Presuming my deductions are correct, the Washington Redskins, Miami Dolphins, Arizona Cardinals, San Francisco 49ers, Seattle Seahawks, Kansas City Chiefs and Denver Broncos are all making prudent decisions by contacting Peyton Manning.

Each of those teams either give up nothing in the long term by bringing Manning in or have the pieces in place to compete with him at quarterback.

For these teams, it is a different situation. 


Baltimore Ravens

Reasons they are interested

The Ravens are yet to commit a long-term deal with Joe Flacco despite an improved performance in the playoffs last year. With Ray Lewis and Ed Reed's window to win a championship closing—in Lewis' case it could already be closed—Ozzie Newsome will want to give his team every opportunity to take advantage of having two future Hall of Famers on defense.

Manning would also be a major improvement for the offense off the field. Manning is famously good at working with younger receivers and the Ravens have plenty of those as well as two very talented young tight ends.

Why it would be a mistake

The Ravens' offense is built around Ray Rice. They are built to be a running team with a defense that thrives from the rest, which comes with sustained drives. While disrupting the locker room by removing one of their leaders, the Ravens would also need to completely revamp their offensive philosophy for the short term and give up on their long-term goals.

Flacco has had too much exposure to be satisfied as a backup. The Ravens would then have to trade him for lower value because he only has a year left on his deal, which could have adverse affects on the locker room. Even if the locker room is OK with it, Flacco has proved they can win games with him even if it is not because of him. It would not be easy to replace him for the long term.


New York Jets

Reasons they are interested

Rex Ryan hasn't been guaranteeing a Super Bowl this offseason, the reason being he has lost faith in his offense. Mark Sanchez didn't have a good year last year when most expected him to step up. Ryan would not only be guaranteeing Super Bowls with Manning, he would be shouting it in the streets.

Why it would be a mistake

Sanchez struggled last year, that is true. However, Sanchez wasn't the biggest reason for his struggles. The Jets rebuilt their offense prior to last year, but they made bad decision after bad decision, which would have made any quarterback struggle. Sanchez is still a young quarterback learning the game. He undoubtedly has talent, but not even Manning could have made Plaxico Burress, Santonio Holmes and Derrick Mason/Jeremy Kerley work without a strong running game and poor pass protection.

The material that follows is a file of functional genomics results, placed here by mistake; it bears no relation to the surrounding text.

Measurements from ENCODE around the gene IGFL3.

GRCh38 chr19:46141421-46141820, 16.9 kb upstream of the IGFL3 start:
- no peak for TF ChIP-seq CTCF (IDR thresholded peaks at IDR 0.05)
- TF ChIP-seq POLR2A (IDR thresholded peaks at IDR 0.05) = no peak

The receiving corps must be built in a very specific way, the Jets failed to do this last year and severely hurt Mark Sanchez's development—severely, but not fatally. If the Jets invested in talent around Sanchez opposed to replacing him, they could have sustained success over the long term.


Cleveland Browns

Reasons they are interested

Colt McCoy isn't the answer in Cleveland. Bringing in Peyton Manning would make the franchise somewhat relevant, which it hasn't been for years. In a division where every other offense has a stronger quarterback, improving the position is a must.

Why it would be a mistake

The Browns have a young roster with some glaring holes on it. The best thing Manning would do for the team is give its young receivers some guidance. Past that, however, he would just be taking the place of a younger talent who could develop with the team.

It would be pointless to have Manning as opposed to someone like Robert Griffin III or Matt Flynn because the Browns are a few years away from being competitive. Manning is the best player they can get right now, but he would likely be retired by the time the Browns are playing for anything again. While taking that risk would be worthwhile in some people's eyes, it makes no sense to delay developing a younger prospect any longer in Cleveland.